Quasi-Remainers of all parties are trying to strip the issue of everything except “jobs and the economy”, blithely denying the importance of democratic legitimacy, national sovereignty, immigration, strategic security and the future of the EU itself. Imagine the divisive effects on British politics and British society if a future government were forced to apologise for the referendum and asked to be readmitted to the EU: bitter recrimination, national humiliation, evaporation of international influence – all far beyond anything we are experiencing today

It would deliver a death blow to any attempt to reassert democratic choice over bureaucratic and financial power within Europe, and would mark the effective eclipse of national sovereignty for the foreseeable future. Nor would it make sense in the long run: the eurozone, if it is to survive, must create greater central control, which hardly anyone in Britain accepts; so we would in any case find ourselves on the outside.

The effort to restrict debate to “jobs and the economy” is based on reiteration of the dogma that Brexit threatens economic disaster. This revives the narrative created during the referendum campaign, whose most influential element was the official report produced by George Osborne’s Treasury. The IMF and the Organisation for Economic Co-operation and Development naturally followed Whitehall’s lead: that is how such bodies operate. The Treasury predicted that a “no deal” Brexit would cost around 7.5 per cent of GDP by 2030, an average loss of £6,600 per family. Even some Remainers were alarmed at what seemed a politicisation of the civil service. The former governor of the Bank of England Mervyn King has since described the report as “not an objective presentation of the facts”.

Nevertheless, the report had a huge impact on the referendum (most Remain voters said they were motivated mainly by economic fears) and its pessimism continues to overshadow the Brexit negotiations and provide grist to the mill of anti-Brexit groups in the UK and beyond: “we didn’t vote to become poorer”.

Significantly, the Treasury refuses to discuss with academics how it arrived at its forecast. However, a group of economists based in Cambridge, led by Graham Gudgin and Ken Coutts, has for the first time applied the standard scientific method of verification by trying to reproduce the Treasury’s results using the same economic models. Their findings, now accessible through Policy Exchange (“A Critique of Estimates of the Economic Impact of Brexit”), are startling.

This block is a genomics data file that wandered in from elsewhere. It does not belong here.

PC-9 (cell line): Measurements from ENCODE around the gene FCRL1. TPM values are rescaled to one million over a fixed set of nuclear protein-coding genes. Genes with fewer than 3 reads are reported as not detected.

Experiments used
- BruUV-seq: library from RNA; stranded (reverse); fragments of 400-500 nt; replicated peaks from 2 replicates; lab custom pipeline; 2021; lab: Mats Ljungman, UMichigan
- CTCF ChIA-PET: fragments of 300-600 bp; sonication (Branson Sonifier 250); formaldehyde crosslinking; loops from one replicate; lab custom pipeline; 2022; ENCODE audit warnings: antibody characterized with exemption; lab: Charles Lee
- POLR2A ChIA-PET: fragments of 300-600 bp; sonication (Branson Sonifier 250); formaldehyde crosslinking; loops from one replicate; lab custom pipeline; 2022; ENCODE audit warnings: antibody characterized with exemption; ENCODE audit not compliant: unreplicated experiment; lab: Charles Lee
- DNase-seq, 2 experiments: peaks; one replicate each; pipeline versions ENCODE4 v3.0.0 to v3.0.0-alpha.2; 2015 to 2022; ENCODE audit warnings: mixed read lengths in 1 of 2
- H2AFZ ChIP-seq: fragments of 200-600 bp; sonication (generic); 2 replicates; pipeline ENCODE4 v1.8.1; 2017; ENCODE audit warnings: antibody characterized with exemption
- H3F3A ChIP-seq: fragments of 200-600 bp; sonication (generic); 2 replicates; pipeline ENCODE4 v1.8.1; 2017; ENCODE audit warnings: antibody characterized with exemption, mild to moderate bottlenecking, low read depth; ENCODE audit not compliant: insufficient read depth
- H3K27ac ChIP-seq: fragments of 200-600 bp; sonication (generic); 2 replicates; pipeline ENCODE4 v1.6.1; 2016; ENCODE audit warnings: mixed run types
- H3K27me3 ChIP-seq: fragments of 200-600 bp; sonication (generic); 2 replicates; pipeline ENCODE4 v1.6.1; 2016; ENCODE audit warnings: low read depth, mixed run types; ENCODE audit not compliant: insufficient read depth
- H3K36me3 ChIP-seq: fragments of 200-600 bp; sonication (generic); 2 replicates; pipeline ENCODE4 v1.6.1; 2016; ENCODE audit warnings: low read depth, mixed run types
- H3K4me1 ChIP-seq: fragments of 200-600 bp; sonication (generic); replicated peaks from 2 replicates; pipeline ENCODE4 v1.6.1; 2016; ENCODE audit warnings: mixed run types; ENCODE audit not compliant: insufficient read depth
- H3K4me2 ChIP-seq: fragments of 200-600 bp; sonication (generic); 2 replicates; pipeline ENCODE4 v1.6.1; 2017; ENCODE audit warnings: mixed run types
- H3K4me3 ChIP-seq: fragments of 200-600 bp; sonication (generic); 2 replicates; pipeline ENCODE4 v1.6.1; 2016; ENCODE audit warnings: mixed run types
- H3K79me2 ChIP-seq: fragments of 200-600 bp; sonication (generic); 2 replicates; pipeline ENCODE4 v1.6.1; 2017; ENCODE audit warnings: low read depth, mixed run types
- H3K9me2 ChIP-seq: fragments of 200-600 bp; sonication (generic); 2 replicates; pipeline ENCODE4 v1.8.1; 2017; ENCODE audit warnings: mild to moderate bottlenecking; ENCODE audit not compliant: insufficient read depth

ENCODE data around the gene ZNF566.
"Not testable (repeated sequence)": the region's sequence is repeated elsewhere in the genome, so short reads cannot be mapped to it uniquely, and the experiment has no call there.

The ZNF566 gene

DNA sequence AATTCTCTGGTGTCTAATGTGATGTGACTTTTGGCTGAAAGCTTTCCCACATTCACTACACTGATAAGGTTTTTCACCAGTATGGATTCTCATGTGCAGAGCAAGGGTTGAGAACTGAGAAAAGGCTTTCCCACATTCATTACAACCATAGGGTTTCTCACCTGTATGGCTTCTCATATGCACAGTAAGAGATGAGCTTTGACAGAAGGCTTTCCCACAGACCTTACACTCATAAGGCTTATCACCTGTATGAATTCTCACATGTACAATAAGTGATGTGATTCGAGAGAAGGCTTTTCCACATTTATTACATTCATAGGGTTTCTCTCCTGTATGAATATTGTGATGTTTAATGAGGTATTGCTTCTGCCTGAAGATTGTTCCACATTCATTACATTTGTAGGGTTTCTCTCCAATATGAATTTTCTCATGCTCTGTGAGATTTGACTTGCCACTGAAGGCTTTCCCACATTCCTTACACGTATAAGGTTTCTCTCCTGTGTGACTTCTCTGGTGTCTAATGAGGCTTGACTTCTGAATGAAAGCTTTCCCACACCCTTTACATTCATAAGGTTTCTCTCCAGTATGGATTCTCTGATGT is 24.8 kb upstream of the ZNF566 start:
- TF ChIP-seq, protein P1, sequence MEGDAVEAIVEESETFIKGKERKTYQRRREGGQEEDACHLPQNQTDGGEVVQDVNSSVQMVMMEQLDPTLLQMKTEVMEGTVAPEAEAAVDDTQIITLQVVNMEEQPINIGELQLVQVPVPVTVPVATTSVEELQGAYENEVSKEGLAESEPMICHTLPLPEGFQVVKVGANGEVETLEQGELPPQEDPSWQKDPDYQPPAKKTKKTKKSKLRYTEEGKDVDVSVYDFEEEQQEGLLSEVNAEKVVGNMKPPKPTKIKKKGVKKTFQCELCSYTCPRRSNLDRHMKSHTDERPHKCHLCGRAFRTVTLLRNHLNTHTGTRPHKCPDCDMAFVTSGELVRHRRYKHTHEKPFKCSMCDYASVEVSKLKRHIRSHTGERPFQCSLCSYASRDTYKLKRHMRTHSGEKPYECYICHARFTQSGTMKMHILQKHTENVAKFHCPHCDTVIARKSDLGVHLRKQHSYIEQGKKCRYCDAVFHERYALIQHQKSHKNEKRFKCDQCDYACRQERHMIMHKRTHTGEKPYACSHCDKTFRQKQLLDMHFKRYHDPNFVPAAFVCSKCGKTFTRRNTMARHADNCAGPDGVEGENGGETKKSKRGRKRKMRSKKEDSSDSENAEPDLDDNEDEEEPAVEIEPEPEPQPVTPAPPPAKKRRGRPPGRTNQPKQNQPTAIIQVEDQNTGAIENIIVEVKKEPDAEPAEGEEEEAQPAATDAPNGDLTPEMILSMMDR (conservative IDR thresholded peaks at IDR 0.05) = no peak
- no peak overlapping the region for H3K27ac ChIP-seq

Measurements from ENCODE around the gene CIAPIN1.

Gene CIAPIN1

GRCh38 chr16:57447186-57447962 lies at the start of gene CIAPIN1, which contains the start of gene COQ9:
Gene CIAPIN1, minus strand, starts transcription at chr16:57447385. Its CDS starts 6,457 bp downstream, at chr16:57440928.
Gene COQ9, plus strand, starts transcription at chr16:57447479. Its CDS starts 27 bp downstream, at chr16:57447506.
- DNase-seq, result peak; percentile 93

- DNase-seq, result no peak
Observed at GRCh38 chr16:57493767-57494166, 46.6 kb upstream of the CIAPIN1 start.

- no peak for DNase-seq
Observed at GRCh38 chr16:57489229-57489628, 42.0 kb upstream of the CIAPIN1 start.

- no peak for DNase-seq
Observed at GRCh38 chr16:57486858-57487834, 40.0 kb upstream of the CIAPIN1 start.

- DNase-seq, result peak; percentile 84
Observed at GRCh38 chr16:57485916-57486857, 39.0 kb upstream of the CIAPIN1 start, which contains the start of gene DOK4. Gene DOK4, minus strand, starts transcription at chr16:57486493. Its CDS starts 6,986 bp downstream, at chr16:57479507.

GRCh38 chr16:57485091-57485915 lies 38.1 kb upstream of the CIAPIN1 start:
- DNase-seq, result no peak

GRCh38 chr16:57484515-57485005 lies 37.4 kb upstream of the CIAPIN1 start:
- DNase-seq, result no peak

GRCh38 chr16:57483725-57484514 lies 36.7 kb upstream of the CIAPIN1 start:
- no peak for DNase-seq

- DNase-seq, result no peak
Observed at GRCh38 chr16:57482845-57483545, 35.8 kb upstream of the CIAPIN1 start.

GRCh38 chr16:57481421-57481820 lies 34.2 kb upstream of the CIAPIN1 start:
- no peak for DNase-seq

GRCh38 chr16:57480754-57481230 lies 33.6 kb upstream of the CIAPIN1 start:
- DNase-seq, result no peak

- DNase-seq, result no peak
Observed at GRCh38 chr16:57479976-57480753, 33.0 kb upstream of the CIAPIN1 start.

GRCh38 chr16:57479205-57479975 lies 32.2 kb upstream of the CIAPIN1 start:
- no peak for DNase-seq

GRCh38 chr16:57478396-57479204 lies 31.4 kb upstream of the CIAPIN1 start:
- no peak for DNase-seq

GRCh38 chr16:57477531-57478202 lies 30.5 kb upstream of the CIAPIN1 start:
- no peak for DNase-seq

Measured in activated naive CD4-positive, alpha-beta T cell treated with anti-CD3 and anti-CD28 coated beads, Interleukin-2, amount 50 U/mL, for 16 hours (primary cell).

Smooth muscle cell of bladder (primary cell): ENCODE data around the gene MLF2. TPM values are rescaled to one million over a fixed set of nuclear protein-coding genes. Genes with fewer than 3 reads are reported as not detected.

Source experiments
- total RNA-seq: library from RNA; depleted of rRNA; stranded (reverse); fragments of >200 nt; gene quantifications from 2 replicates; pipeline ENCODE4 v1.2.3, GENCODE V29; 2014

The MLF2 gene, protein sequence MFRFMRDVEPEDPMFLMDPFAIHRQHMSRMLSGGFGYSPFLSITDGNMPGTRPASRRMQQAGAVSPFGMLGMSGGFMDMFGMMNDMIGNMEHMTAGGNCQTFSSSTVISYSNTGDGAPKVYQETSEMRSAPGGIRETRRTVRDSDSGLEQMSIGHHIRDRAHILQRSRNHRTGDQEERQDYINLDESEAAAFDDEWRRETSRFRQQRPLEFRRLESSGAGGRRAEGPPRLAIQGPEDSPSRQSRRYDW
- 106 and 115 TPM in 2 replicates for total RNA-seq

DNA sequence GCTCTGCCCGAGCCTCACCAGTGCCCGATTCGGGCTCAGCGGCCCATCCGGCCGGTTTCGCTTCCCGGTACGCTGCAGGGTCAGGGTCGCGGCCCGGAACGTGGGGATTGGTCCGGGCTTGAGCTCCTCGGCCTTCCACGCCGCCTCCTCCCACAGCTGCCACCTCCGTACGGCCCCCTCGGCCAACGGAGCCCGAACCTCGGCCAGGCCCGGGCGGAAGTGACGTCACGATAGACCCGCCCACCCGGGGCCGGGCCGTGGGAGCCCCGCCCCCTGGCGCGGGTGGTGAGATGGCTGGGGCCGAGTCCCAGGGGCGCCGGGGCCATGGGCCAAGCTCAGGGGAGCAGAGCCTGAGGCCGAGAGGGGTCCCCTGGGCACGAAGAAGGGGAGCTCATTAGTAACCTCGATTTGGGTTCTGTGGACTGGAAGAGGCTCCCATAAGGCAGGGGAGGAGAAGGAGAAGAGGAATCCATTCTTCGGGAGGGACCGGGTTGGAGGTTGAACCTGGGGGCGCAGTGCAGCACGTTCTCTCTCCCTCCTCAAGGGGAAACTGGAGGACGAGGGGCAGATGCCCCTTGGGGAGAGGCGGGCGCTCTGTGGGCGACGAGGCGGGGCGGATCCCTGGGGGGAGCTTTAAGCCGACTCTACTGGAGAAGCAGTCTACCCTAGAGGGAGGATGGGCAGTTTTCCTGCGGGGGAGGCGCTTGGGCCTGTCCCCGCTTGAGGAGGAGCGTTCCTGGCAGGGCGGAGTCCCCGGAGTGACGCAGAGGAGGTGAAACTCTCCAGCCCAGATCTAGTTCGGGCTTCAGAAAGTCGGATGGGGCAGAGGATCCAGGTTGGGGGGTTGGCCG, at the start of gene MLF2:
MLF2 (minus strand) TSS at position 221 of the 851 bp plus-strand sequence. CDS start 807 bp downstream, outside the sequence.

Astonishingly (or perhaps not) the Treasury did not produce an estimate of the effects on UK trade of leaving the EU. Instead, it worked out the average importance of EU trade for all 28 member states, including the new eastern European states that do most of their trade within the EU. It also adopted a long time-scale, rather than focusing on the years since the creation of the euro – which have seen a slowing of intra-EU trade generally, and for the UK particularly.

This approach greatly magnifies the importance of EU trade for Britain, which is less than for any other EU country, and which has been declining in importance for years. Finally, the Treasury made the extraordinary assumption that if Britain did less trade with the EU, it would not be able to compensate significantly by embarking on more trade outside the EU – even though its non-EU trade has been growing and shows a favourable balance. In consequence of these methods, the Treasury prediction of the results of a “hard Brexit” was a considerable exaggeration.

Using the same methods as the Treasury, but applying data relating specifically to the UK rather than to the EU as a whole, the Cambridge researchers reach a very different conclusion. Even if it proved impossible to reach a free trade agreement and the UK reverted to trading under WTO rules (“falling off a cliff”, as some express it) there would be “only a minor loss” in overall GDP by 2030, as tariffs in 90 per cent of products have already been more than compensated for by the fall in a previously over-valued sterling. As for per capita GDP – that is, average living standards – they predict that this could actually rise if the rate of immigration were reduced.

So no deal is clearly better than a bad deal, including the “soft Brexit” advocated by Corbyn and others: to leave the single market but stay in the customs union. This would mean being unable to trade freely either inside or outside the EU or to influence EU policies from within.

In short, we have no reason to be frightened by the Brexit negotiations. Being inside or outside the EU has made no difference to our economic fortunes: our national wealth has increased at exactly the same rate as that of the US for the period since 1945. We are not facing economic disaster. It is not the case, as Nick Clegg recently asserted, that we face a choice between “painful concessions” and “economic disruption”.

Moreover, Britain is a major power independently of its ties with the EU. The international relations specialist and New Statesman contributing writer Brendan Simms estimates that it is the third power in the world after the US and China because of its wealth, size, “soft power”, military potency, and its relative internal cohesion and long-term political stability. A good relationship with Britain is important for the security, stability and prosperity of the whole European continent. Unless we play our hand extraordinarily badly in these negotiations, the outcome should reduce the potential of that volatile populism of which we are presently feeling the shock: volatility, after all, is a two-way process.

Peter Mair feared the democratic world was losing control of its political institutions, and thought it “not at all clear how that control might be regained”. Brexit should, as many of us hope, provide the beginning of an answer.

Robert Tombs is the author of “The English and their History” (Penguin) 

This article first appeared in the 23 May 2011 issue of the New Statesman, Obama 2.0